Push for independent foreign policy
The call for an independent foreign policy is still the core call of patriotic groups in the Philippines. Fisherfolk groups under the Pamalakaya ng Pilipinas (PAMALAKAYA) has taken an unequivocal stand when it comes to the interference and presence of foreign military forces in the Philippines.
Not only is Pamalakaya against both the U.S. and China’s expansionist policies, it has already declared its opposition to the crafting and implementation of a Visiting Forces Agreement (VFA) with Japan and the Tripartite Defense Agreement among the U.S., Philippines and Japan.
The group’s national chairperson Fernando Hicap said a military pact with another foreign power like Japan is “like pouring gasoline on fire.”
“It will not de-escalate tension in the West Philippine Sea but will instead escalate it,” he said. He criticized Marcos Jr.’s “the more, the merrier” foreign policy, saying it demonstrates his “lack of political will to defend our country’s sovereignty, patrimony, and independence.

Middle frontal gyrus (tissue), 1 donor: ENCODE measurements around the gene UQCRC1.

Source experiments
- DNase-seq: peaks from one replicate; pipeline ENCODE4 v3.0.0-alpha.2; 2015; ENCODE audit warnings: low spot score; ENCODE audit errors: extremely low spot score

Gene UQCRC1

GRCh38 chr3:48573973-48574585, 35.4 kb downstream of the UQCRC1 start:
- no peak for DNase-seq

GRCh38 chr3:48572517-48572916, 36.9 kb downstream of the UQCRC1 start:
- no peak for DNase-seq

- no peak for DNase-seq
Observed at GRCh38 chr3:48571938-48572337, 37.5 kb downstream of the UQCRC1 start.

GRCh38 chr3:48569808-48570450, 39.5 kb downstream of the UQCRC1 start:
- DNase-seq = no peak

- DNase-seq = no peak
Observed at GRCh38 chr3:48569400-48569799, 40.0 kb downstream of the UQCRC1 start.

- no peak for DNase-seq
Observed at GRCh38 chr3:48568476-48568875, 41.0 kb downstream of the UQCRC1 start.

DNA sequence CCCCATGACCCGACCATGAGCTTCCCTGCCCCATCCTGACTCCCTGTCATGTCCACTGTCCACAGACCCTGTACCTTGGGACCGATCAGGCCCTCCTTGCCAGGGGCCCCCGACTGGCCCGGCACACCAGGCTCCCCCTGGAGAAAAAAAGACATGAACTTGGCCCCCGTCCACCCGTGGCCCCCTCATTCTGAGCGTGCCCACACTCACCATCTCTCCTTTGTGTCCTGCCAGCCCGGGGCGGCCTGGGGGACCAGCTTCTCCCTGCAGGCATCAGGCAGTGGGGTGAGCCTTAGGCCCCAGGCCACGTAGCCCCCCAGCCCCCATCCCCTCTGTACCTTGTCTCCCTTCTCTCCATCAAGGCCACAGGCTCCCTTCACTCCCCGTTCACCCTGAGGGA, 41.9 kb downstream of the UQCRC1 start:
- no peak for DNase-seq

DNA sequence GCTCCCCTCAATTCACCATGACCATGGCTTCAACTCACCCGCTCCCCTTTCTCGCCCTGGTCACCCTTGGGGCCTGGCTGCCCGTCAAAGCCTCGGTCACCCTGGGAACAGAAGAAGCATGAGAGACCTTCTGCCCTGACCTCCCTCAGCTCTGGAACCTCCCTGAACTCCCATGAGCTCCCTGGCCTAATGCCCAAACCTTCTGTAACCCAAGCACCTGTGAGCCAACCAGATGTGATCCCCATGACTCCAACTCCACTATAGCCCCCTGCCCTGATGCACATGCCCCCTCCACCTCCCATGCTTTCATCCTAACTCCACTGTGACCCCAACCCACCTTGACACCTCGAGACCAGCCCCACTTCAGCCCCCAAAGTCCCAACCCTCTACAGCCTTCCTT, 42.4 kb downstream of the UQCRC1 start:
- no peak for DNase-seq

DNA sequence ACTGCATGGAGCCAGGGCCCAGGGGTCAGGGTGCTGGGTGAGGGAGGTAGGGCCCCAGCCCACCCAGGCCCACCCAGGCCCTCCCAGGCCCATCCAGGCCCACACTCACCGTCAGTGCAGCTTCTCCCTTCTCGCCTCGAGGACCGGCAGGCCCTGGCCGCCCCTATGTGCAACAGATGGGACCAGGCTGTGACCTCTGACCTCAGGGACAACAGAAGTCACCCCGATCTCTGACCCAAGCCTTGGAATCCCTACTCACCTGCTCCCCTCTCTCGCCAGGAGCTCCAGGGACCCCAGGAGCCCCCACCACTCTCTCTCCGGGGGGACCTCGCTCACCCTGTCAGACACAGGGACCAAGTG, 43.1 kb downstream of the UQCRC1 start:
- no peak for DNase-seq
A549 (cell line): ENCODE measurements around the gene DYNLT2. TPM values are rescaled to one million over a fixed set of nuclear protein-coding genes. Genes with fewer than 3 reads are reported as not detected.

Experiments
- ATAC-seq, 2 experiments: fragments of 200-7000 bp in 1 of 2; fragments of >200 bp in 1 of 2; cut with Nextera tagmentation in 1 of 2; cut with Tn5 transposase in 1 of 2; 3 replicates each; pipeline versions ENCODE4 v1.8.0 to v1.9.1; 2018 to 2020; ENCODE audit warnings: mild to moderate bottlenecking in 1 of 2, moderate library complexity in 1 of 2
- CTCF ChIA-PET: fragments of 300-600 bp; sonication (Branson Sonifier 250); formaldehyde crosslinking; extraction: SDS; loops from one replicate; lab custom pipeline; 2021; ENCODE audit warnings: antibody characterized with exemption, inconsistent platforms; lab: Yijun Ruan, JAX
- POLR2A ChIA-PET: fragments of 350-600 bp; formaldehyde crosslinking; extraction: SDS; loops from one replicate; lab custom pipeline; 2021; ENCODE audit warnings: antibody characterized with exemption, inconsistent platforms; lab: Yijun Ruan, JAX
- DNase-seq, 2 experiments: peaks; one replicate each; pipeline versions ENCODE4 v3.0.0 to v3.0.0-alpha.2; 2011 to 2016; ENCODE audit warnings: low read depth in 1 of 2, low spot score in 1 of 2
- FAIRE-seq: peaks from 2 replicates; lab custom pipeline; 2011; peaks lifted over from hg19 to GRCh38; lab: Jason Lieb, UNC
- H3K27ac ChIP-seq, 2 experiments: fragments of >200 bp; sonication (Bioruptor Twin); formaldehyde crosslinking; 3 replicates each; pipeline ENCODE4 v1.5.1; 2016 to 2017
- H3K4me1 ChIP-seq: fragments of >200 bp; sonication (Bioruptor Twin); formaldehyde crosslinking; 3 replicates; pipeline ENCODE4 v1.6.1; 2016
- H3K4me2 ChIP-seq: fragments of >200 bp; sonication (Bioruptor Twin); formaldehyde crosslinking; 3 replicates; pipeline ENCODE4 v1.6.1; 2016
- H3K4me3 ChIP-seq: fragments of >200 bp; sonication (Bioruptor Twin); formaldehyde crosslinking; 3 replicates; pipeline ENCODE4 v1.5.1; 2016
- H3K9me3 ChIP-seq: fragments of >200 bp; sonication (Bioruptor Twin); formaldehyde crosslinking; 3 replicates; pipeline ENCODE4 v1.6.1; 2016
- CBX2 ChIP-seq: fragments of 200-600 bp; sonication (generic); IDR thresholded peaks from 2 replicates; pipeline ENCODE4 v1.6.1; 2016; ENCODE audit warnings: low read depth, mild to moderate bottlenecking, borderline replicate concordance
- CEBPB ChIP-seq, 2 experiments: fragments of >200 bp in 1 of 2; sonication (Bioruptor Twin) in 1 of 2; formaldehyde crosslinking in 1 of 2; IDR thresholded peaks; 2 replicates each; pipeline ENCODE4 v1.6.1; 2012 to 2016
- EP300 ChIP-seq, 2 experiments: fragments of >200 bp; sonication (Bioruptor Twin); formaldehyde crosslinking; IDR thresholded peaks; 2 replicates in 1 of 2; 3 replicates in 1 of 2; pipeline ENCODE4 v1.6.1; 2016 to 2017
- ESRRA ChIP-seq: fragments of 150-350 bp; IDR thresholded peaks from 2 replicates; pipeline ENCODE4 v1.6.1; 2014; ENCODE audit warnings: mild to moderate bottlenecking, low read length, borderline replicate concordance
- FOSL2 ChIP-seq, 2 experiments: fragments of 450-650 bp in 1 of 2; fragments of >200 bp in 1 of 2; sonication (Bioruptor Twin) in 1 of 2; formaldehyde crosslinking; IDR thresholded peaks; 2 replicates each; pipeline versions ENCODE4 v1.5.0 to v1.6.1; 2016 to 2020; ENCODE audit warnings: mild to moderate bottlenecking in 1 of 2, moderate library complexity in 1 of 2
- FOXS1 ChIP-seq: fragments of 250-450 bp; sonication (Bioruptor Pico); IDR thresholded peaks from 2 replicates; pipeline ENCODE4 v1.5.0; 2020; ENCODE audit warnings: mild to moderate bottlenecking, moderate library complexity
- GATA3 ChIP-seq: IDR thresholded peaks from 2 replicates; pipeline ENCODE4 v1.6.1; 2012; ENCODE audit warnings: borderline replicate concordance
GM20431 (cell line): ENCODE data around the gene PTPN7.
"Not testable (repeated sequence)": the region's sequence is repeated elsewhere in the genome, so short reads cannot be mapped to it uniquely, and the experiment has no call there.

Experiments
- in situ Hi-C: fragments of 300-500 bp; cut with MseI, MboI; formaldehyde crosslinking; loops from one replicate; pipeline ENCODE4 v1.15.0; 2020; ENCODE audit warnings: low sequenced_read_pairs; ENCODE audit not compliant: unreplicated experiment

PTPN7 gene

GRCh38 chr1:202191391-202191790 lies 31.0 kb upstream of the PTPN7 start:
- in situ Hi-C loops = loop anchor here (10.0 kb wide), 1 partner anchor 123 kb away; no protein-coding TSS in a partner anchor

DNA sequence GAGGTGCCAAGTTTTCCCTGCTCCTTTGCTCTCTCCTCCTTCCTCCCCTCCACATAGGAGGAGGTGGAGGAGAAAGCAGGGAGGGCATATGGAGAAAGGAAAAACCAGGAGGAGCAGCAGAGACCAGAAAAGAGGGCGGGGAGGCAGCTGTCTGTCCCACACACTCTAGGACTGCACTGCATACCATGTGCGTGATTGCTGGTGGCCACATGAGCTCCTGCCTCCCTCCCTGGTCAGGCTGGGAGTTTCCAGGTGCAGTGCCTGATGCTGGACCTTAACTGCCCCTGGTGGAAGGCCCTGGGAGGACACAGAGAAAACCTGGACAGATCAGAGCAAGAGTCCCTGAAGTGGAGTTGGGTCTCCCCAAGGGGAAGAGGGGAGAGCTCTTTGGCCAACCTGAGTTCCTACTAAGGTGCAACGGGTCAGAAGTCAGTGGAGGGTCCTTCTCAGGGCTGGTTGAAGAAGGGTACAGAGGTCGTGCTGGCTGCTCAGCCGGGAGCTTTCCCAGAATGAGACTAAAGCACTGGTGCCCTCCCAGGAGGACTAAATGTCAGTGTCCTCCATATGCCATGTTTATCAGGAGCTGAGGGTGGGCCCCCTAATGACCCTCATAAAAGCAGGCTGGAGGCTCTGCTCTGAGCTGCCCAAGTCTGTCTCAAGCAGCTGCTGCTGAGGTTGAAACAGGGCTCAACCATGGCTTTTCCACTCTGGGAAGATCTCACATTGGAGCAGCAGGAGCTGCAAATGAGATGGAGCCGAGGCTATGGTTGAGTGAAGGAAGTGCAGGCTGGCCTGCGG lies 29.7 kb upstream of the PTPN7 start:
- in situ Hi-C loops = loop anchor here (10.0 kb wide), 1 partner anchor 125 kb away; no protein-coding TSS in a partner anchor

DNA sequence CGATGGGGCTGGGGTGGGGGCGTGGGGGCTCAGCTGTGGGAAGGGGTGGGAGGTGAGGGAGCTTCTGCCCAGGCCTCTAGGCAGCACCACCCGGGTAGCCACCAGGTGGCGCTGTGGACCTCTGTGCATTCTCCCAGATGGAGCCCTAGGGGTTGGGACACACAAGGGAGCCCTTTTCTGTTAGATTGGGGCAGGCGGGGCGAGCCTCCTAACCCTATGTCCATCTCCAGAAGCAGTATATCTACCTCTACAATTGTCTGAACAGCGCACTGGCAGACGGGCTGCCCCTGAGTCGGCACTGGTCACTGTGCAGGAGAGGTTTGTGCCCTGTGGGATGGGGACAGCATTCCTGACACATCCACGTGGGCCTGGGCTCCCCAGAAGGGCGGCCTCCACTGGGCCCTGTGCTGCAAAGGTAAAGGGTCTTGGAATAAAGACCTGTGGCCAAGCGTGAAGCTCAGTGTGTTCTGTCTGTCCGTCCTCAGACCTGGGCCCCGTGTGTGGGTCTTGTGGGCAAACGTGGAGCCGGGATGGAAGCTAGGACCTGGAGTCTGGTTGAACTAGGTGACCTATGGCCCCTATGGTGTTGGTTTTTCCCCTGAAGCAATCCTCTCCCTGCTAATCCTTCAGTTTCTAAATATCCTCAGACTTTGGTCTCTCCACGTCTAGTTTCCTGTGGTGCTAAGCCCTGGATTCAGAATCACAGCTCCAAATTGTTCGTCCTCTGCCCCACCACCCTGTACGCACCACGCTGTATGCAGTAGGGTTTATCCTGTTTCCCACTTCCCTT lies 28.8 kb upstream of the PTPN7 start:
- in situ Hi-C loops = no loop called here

“We are against foreign military intervention in the country regardless of whether it is from China, U.S., Japan or any other superpower. We should stand on our own feet against China using international laws, such as our historic victory in the arbitral tribunal. We do not need any protection from any foreign nations that have their own economic and geopolitical interests. We certainly do not need another superpower displaying military might in our territory.”
The fisherfolk leader said asserting Philippine patrimony and sovereign rights rests with Filipinos and a government with a political will, not with any foreign savior.
“We urge the Marcos administration to settle the territorial dispute with China peacefully, diplomatically and in accordance with an independent foreign policy,” he said.
The president of the National Union of People’s Lawyers (NUPL) Atty. Neri Colmenares, in the meantime, slammed China and released a statement that the Philippines does not want to deal with countries who “treat us as mendicants, who treat us as second-class citizens, who treat us like little brown brothers, but we are open to building a relationship based on mutual benefit and non-interference in our internal affairs.”
Colmenares said Filipinos should push for an independent foreign policy while building alliances based on mutual respect with other nations to help ensure national security.
“In the field of foreign affairs, our national interests must come first,” he said.
Photo credit: iStock/ Eblis